Bee in the Car
First of all, I’m allergic to bees. That’s very important to this story. I carry an epinephrine pen with me wherever I go, because a bee sting could cause me to kick the bucket. Lucky me. Secondly, my neighbor called me a wimp because I couldn’t lift a tree limb that had fallen in my yard. Not anything I’m proud of, but I would probably be featured on the “Lives of the Wimpy and Not Famous” TV show. I’ve come to grips with that and try to live my life in my own limp, deflated way, avoiding controversy wherever I can.
My story begins on a sunshiny day. Fluffy clouds floated above me as I drove along a peaceful country road. I rolled down the window to feel the cool breeze and smell the wild flowers and do all that communicating with nature that I have heard that we are all supposed to do from time to time. The sun was, well… warm. The birds were soaring, and, besides the flowers, the roadkill was smelling. I felt fully connected to nature.
Being in such a state of euphoria and in no particular hurry, I was not bothered at all to see the sheriff’s car parked by a field of sunflowers, clocking speeders.
As fate would have it (and you know how fate is. It’s never nice. It just gives you a wedgie and laughs in your face.), just as I passed the sheriff’s car, a bee flew in my window hovering right in front of my eyes, sizing me up to see if I was a good enough sting victim to die for – a tough decision for bees because they die right after they sting you. The stinger pulls loose from their insides… and everyone knows what happens. But it serves them right.
I guess he thought he would have some fun torturing me and landed on my arm. By this time, I’m swerving left, then right, off the road, busting the barbed wire fence, and plowing into the field of sunflowers, mowing them down, and sending cawing blackbirds into terrorized flight.
The bee flitted left and flitted right. I did not want to stop. I wanted the wind to suck the bee out the window. If I stopped, he could land and sting me.
I swerved hard left crossing the two lane road, narrowly avoiding an oncoming SUV and a furniture mover semi.
Determined to send the bee elsewhere on its errant flight, I continued cutting the wheel hard right and left, weaving back and forth across the road.
Suddenly, the bee was gone. Relieved, I slowed my car to a stop on the road shoulder. I looked down at the floorboard, then up at the ceiling. No bee! “Yes!” I shouted, and did a fist pump several times.
Right about then, I noticed the sheriff’s vehicle, blue and red lights flashing, parked behind my car. The deputy, a big,muscle-building type, spoke into his loud speaker, “Please place both hands on your steering wheel.” In what seemed like eternity, he finally exited his vehicle with a cautious, yet commanding attitude. I could tell by the expression on his face, partially obscured by dark shades, that he considered this event a little more serious than the usual traffic stop.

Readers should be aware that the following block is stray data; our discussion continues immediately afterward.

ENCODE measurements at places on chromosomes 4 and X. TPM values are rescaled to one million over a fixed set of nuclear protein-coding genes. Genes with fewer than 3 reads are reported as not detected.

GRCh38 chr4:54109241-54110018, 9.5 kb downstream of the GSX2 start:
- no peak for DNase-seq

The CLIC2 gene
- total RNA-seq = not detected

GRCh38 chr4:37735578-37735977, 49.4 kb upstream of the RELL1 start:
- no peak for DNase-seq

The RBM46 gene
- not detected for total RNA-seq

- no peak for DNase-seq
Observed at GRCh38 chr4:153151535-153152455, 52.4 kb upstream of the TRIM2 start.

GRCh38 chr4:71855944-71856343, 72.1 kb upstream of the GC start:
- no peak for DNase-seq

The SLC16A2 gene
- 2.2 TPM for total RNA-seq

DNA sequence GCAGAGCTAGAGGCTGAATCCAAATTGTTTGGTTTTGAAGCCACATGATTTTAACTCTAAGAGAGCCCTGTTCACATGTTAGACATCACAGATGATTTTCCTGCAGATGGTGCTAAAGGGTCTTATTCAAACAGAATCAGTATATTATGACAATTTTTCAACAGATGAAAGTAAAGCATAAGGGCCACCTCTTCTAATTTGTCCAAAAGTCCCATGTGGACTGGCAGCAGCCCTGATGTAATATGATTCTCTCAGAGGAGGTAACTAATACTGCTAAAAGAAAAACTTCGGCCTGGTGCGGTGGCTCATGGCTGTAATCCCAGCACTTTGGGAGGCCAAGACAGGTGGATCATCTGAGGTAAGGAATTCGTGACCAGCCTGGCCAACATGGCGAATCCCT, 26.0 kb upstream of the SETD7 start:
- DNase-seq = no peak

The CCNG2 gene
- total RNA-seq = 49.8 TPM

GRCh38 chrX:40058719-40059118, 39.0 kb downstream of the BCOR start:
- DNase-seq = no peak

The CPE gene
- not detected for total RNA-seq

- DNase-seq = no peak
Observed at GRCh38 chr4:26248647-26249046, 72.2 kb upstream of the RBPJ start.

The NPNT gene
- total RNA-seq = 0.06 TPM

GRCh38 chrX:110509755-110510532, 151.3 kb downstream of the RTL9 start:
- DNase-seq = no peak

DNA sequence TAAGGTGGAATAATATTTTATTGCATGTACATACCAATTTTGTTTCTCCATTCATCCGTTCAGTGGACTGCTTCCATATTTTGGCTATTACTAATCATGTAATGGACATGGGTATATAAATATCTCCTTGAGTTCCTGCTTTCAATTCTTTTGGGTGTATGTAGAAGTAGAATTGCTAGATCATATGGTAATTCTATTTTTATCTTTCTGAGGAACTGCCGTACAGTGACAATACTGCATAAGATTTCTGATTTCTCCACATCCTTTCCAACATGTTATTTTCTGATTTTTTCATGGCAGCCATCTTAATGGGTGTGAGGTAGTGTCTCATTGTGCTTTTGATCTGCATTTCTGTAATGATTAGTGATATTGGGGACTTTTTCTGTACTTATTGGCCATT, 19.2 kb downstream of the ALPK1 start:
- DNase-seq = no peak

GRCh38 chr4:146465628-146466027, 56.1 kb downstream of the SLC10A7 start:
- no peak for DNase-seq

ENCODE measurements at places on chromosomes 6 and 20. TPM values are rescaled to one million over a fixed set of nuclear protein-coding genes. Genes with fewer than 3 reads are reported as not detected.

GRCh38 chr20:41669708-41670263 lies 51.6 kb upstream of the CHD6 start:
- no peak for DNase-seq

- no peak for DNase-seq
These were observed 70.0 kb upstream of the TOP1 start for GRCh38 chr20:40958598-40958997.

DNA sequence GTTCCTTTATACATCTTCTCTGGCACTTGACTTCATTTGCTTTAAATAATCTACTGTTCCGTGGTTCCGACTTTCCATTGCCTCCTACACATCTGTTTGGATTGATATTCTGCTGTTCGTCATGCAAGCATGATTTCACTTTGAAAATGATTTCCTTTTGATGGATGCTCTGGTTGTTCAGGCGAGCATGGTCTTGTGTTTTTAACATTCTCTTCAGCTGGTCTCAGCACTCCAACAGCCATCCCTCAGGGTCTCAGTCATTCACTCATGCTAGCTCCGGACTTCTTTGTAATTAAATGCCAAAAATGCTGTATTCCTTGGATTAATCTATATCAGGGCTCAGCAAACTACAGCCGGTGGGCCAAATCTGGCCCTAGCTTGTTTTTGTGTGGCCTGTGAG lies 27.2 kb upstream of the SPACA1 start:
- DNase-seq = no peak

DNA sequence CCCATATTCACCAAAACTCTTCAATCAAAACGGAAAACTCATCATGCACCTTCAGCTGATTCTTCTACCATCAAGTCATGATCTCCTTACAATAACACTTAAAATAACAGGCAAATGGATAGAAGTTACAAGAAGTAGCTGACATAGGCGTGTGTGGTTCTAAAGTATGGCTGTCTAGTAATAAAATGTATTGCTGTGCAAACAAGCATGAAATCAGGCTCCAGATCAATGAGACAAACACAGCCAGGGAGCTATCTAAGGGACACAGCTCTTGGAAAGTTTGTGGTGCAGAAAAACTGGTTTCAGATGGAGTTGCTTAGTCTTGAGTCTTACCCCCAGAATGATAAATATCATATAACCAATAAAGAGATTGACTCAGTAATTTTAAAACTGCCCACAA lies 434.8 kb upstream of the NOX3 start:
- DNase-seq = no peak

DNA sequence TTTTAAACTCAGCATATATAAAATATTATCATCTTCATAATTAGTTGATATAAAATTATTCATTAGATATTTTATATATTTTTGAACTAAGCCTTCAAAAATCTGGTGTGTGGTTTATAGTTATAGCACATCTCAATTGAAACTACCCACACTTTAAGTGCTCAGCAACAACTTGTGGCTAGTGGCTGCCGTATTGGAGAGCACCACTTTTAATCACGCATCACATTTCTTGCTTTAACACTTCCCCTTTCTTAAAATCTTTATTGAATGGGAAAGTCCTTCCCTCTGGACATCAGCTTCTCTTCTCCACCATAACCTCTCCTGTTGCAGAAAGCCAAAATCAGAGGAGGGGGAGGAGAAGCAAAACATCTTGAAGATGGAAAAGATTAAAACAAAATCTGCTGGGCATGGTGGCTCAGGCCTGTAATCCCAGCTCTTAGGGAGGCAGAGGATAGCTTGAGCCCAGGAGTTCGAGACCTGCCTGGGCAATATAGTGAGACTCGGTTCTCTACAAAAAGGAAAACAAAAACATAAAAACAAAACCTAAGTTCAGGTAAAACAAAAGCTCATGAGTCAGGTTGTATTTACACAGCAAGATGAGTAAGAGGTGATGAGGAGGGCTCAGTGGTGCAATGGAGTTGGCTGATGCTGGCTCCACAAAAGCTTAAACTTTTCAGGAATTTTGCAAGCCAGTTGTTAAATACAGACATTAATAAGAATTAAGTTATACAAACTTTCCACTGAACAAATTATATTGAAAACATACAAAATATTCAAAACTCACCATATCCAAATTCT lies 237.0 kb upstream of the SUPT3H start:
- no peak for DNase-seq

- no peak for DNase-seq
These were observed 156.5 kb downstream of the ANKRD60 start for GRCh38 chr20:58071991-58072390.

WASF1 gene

He stepped up beside my already open window. He did not lean in, but kept one hand firmly on his holstered revolver. “Sir,” he stated with a stringent manner that stood in exact opposition to the polite word. “May I see your driver’s license and insurance, please?” His teeth gritted.
I fumbled for my license in my wallet. I handed it to him and then dug the insurance card from the glove compartment and handed that to him as well. He pretended to look at them. I am sure he was watching me with at least one eye.
“You see, deputy,” I was struggling with just how to explain my behavior as the realization of what I had just done began to sink in. “I’m allergic to bees, and there was a…”
He had no intention of listening to my explanation.
In the corner of my eye, I saw a huge, tattooed bulk of a man with a red baseball cap on his head walking quickly towards my car. The cap read, “Yes, I Do Own the Road.” His face was as red as the cap.
He hollered, “Is this the jerk that almost got me killed and totally demolished my furniture load?” I could tell immediately that he was the truck driver with whom I narrowly missed colliding.
He pushed past the deputy and stuck a beefy arm in the window. I felt his sweaty, hairy arm brush my face. The deputy would have none of that. He deftly hoisted the trucker’s arm and pushed him away from my car. “None of that, sir,” he said with menacing calm. “I’m going to have to ask you to step away from the vehicle.”
He turned and faced the man. He dropped his hand to his nightstick on his belt and, with one smooth motion, swung it up, pounding the end in his other hand. My license and insurance form flew from his hand, and the breeze sent them sailing down the road.
I felt relief and panic at the same time. Relief that the intimidating deputy was ready to defend me, and panicked that that tiny bug had thrown my world into chaos. The deputy pointed his nightstick at the trucker. “Back away, sir. Back away.”
The trucker was stubborn. He held his ground, hands on his hips. He feinted twice towards the window. The deputy stepped sideways and interceded. He began to say to the trucker, “If you don’t back away, sir…” when the bee reappeared right at my nose level.
Panic again seized me. Without thinking, I sought escape. I pushed my door open violently. In doing so, I slammed the unsuspecting deputy in the back, knocking him to the ground.
I scrambled out of the car, running in circles, jumping and flinging my arms around like chimpanzees do in the old Tarzan movies. I caught site of the trucker. His eyes were wide, and he was backing away warily. I’m guessing he thought I was on some sort of hallucinogenic drug or escaped from a mental institution.
The deputy was up in no time, stout heart that he was, defender of my life and due comrade, and he duly knocked me down face first to the pavement. He knelt on my back flattening my face and arms against the hot asphalt.
“Ooh, ouch! It’s hot!” I shouted, struggling. For such a pretty day, the pavement was burning hot. I began kicking my legs in a vain effort to break free from the heat.
“Lie still,” the deputy shouted.
He grabbed my left arm. He cuffed it. I waved my right arm about, eluding his grasp. “No, I don’t want to be arrested?”
The trucker came up. He kicked my legs. He kicked my rear end.
“Step away, sir,” the deputy said.
Later I would feel a little sorry for the deputy’s predicament. But only a little.
At length, he attained my free arm and cuffed it to the left one and dragged me to my feet up against the side of my car.
He spoke into his shoulder mic, “122 here. Request assistance, county road 114 by the Miller farm.” There was some crackling language in response. I couldn’t believe it. Me, a man who would not hurt a fly…maybe I’d hurt a bee, but for me, the deputy needs backup.